|Matthew Henry's Concise Commentary|
19:7-10 The Holy Scripture is of much greater benefit to us than day or night, than the air we breathe, or the light of the sun. To recover man out of his fallen state, there is need of the word of God. The word translated law, may be rendered doctrine, and be understood as meaning all that teaches us true religion. The whole is perfect; its tendency is to convert or turn the soul from sin and the world, to God and holiness. It shows our sinfulness and misery in departing from God, and the necessity of our return to him. This testimony is sure, to be fully depended on: the ignorant and unlearned believing what God saith, become wise unto salvation. It is a sure direction in the way of duty. It is a sure fountain of living comforts, and a sure foundation of lasting hopes. The statues of the Lord are right, just as they should be; and, because they are right, they rejoice the heart. The commandments of the Lord are pure, holy, just, and good. By them we discover our need of a Saviour; and then learn how to adorn his gospel. They are the means which the Holy Spirit uses in enlightening the eyes; they bring us to a sight and sense of our sin and misery, and direct us in the way of duty. The fear of the Lord, that is, true religion and godliness, is clean, it will cleanse our way; and it endureth for ever. The ceremonial law is long since done away, but the law concerning the fear of God is ever the same. The judgments of the Lord, his precepts, are true; they are righteous, and they are so altogether; there is no unrighteousness in any of them. Gold is only for the body, and the concerns of time; but grace is for the soul, and the concerns of eternity. The word of God, received by faith, is more precious than gold; it is sweet to the soul, sweeter than honey. The pleasure of sense soon surfeit, yet never satisfy; but those of religion are substantial and satisfying; there is no danger of excess.
Verse 10. - More to be desired are they than gold, yea, than much fine gold. (For the difference between "gold" (זהב) and "fine gold" (פז), see the 'Homiletic Commentary on Job,' p. 458.) God's Law is a far greater good to man, and therefore far more to be desired, than any amount of riches; much more must it be preferable to honey and the honeycomb.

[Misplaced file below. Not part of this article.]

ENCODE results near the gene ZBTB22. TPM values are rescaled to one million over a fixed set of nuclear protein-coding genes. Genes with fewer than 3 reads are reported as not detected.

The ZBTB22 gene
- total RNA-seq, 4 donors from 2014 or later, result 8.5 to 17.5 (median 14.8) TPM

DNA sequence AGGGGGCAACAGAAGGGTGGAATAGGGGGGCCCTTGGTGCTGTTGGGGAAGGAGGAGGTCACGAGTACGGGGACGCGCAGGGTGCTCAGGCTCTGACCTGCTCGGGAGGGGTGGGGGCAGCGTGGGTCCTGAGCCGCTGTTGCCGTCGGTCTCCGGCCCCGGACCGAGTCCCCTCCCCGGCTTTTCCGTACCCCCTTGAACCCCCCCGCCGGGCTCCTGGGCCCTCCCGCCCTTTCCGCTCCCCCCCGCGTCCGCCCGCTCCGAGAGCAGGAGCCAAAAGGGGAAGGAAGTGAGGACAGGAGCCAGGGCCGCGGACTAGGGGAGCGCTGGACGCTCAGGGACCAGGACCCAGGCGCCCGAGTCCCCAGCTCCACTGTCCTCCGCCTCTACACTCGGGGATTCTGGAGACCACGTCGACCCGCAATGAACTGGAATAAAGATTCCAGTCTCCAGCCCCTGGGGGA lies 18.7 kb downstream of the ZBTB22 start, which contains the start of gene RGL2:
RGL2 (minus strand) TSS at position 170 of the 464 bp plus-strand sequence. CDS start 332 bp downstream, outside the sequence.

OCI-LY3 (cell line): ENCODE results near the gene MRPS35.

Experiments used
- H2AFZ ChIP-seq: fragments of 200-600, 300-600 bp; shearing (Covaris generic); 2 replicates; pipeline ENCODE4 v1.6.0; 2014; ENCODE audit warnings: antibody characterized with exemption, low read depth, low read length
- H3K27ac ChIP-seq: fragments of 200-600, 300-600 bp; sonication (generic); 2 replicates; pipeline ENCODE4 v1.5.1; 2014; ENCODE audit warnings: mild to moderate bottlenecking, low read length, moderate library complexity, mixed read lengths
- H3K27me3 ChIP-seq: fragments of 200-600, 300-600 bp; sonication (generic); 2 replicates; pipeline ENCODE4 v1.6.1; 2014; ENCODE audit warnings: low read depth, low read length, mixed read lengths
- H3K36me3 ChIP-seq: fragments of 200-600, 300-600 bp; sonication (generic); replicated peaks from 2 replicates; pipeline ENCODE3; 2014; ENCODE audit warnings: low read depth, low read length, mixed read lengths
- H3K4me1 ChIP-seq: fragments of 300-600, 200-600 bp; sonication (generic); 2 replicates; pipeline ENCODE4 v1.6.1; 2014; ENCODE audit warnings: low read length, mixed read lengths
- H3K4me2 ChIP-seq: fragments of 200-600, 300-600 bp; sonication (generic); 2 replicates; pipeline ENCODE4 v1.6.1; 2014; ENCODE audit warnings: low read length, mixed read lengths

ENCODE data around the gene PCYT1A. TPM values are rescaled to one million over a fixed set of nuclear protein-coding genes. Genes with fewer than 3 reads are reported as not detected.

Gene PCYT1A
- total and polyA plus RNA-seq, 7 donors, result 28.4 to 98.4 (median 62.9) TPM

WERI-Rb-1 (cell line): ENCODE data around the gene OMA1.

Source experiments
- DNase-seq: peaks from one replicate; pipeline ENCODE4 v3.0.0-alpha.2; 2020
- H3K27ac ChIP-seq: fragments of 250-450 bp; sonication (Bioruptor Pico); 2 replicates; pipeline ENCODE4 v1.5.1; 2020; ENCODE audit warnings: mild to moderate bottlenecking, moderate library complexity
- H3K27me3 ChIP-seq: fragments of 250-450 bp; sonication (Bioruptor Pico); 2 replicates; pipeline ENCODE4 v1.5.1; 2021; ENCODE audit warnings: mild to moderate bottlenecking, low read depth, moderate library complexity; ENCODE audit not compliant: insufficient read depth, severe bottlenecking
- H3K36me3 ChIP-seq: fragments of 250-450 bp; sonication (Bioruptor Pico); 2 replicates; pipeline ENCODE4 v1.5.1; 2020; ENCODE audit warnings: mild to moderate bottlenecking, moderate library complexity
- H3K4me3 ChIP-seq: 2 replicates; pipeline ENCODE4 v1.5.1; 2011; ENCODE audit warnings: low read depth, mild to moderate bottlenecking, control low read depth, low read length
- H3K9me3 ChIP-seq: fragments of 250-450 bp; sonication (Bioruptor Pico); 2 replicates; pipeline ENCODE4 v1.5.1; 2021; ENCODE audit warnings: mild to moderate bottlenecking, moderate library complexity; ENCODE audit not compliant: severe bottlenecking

Gill's Exposition of the Entire Bible
More to be desired are they than gold,.... This refers to all the truths in the word of God; to all the doctrines of the Gospel; which, by good men, are more desirable, and by them more prized and valued, than all worldly riches and treasure;
yea, than much fine gold: more than gold, and the best of gold, and a great deal of it, than thousands of gold and silver; see Psalm 119:72, Proverbs 8:10;
sweeter also than honey, and the honeycomb; or "the dropping of the honeycombs" (h), which is the purest and sweetest of the honey; and what honey is to the natural taste of men, that is the Gospel, and the truths of it, to the spiritual taste of believers, Psalm 119:103; and when the presence of Christ is enjoyed, his love is shed abroad, and the blessings of his grace are partook of, the ordinances of the Gospel are very delightful, Sol 2:3; eloquence, and eloquent orators, are sometimes described by mellifluous words; or by their expressions being like honey, and sweeter than that (i).
(h) "stillatione favorum", Vatablus, Rivetus, Cocceius; so Ainsworth. (i) , Homer. Iliad. 1. v. 249.
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